In fact, if $X$ is a nonorientable 2-manifold then it must not admit any nonvanishing 2-form fields, since a nonvanishing 2-form field would give $X$ a consistent orientation. So many manifolds will fail to admit nonvanishing antisymmetric 2-form fields — why would be expect them to admit nonvanishing symmetric 2-form fields?

Here is a fundamentally different proof which hopefully sheds a little more light on the subject, if you know your bundles. Consider the space $FM$ of frames on $M$. A point in $FM$ is a pair $(p, B)$ where $p$ is a point of $M$ and $B$ is an ordered basis of the tangent space to $M$ at $p$. This is a principal $GL(n)$-bundle over $M$. Picking a metric on $M$ is the same thing as saying which of these frames should be considered orthonormal. The different choices of “orthonormal” we could make at a point are parametrized by $GL(n) / O(n)$. So to pick a set of frames to call orthonormal over all of $M$, we need to find a section of the bundle of orbits $FM / C^\infty(M,O(n))$.

Now, most bundles just don’t have global sections. However, the Gram-Schmidt process gives us a retraction of $GL(n)$ onto the subgroup $O(n)$, so the quotient $GL(n) / O(n)$ is homotopy-equivalent to a point. This means that there are no nontrivial bundles with fiber isomorphic to $GL(n) / O(n)$. We can always find a global section.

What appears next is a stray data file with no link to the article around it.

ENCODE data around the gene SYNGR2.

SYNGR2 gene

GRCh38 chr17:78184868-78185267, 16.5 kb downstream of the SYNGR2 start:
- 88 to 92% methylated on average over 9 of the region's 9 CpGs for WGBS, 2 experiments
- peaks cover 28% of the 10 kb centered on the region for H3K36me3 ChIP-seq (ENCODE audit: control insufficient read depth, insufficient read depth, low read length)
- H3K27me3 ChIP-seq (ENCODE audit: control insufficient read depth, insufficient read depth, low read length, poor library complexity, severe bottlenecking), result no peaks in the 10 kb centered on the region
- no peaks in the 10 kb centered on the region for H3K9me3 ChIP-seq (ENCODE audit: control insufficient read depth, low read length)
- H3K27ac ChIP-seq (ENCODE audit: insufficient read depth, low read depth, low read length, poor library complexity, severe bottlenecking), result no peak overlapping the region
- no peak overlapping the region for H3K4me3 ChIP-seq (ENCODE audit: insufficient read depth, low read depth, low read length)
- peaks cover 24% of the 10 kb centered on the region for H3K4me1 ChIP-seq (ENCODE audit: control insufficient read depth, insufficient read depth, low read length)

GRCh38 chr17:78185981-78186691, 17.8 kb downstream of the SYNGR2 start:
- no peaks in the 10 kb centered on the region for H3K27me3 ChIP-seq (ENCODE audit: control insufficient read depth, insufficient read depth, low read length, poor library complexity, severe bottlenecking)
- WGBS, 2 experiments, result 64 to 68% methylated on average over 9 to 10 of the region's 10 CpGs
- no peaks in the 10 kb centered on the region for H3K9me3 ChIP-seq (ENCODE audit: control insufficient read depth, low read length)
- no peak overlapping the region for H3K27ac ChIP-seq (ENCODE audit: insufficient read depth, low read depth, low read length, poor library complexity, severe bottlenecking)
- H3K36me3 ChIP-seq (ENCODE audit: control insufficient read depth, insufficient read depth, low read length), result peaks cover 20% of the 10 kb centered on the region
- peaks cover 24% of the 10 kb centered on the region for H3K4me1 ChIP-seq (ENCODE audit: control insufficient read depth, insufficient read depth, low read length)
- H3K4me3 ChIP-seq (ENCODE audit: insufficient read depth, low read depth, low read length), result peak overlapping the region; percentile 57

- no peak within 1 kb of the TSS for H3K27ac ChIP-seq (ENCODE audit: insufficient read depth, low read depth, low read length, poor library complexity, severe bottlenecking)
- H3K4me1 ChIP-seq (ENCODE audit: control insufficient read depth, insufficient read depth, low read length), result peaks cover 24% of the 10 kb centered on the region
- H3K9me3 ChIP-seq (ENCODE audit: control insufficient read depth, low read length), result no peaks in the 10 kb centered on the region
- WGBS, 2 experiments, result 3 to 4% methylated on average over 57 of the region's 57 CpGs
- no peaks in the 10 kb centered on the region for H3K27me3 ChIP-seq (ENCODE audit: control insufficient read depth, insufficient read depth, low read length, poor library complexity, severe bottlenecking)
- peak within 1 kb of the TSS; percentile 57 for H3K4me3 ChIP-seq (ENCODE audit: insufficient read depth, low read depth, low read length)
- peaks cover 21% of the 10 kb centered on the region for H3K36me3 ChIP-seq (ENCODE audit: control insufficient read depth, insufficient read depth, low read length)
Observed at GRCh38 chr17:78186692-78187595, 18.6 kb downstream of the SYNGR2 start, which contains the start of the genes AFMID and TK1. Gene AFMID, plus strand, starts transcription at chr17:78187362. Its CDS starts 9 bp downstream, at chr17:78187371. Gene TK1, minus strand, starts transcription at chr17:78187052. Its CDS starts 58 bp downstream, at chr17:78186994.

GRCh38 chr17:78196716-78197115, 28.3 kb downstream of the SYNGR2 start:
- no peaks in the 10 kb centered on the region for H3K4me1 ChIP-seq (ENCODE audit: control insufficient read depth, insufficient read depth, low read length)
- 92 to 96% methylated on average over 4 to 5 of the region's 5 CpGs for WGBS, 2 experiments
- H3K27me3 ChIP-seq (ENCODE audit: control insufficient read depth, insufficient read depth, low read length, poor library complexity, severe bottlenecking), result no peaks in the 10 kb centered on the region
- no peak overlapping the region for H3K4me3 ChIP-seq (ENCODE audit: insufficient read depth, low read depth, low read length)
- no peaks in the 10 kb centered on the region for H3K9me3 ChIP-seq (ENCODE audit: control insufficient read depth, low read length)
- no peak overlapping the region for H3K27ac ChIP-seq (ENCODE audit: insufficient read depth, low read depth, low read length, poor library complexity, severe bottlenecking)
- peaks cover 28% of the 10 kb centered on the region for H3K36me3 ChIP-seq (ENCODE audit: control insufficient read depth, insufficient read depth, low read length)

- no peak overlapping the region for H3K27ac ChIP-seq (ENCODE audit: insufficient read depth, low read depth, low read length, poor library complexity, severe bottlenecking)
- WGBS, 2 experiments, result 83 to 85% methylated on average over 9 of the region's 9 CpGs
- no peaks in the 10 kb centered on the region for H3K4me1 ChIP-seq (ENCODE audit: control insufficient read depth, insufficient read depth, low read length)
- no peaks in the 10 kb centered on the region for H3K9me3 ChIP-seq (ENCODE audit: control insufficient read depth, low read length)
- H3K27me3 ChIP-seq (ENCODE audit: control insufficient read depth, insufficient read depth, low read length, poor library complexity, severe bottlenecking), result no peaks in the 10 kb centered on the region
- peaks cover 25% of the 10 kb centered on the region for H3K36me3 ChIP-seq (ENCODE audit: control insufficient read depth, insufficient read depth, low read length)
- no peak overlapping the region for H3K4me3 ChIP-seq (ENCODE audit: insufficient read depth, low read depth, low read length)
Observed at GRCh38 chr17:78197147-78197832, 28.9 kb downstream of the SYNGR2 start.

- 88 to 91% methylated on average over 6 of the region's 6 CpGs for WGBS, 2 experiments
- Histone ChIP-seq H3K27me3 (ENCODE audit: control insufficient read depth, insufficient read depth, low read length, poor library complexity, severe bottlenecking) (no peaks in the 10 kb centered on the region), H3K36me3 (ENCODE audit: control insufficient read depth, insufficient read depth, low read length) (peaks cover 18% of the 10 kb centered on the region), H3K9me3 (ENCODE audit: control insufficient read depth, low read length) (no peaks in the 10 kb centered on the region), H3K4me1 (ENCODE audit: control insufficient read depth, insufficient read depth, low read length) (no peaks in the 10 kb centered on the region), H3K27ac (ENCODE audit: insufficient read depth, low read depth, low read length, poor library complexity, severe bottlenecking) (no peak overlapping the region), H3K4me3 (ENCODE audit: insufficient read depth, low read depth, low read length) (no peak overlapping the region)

But then we are finished! A section of $FM / C^\infty(M,O(n))$ is the same as choosing an $O(n)$-orbit of frames at each point, which is the same a metric. The fact that $GL(n)$ retracts onto $O(n)$ means that $FM / C^\infty(M,O(n))$ must be a trivial bundle. It therefore admits a global section, corresponding to a global Riemannian metric.

This phenomenon (symmetric data retracting away, leaving only topologically interesting antisymmetric data) appears in other places, and might be lurking behind our difficulties in realizing symmetric objects geometrically. More on these “other places” some “other time”.

### 15 Responses to “Antisymmetry in Geometry, I”

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2. John Armstrong Says:

Can you flesh out that point about the Gram-Schmidt process? Something about it just isn’t sticking in my brain. How does it give that retraction?

3. mnoonan Says: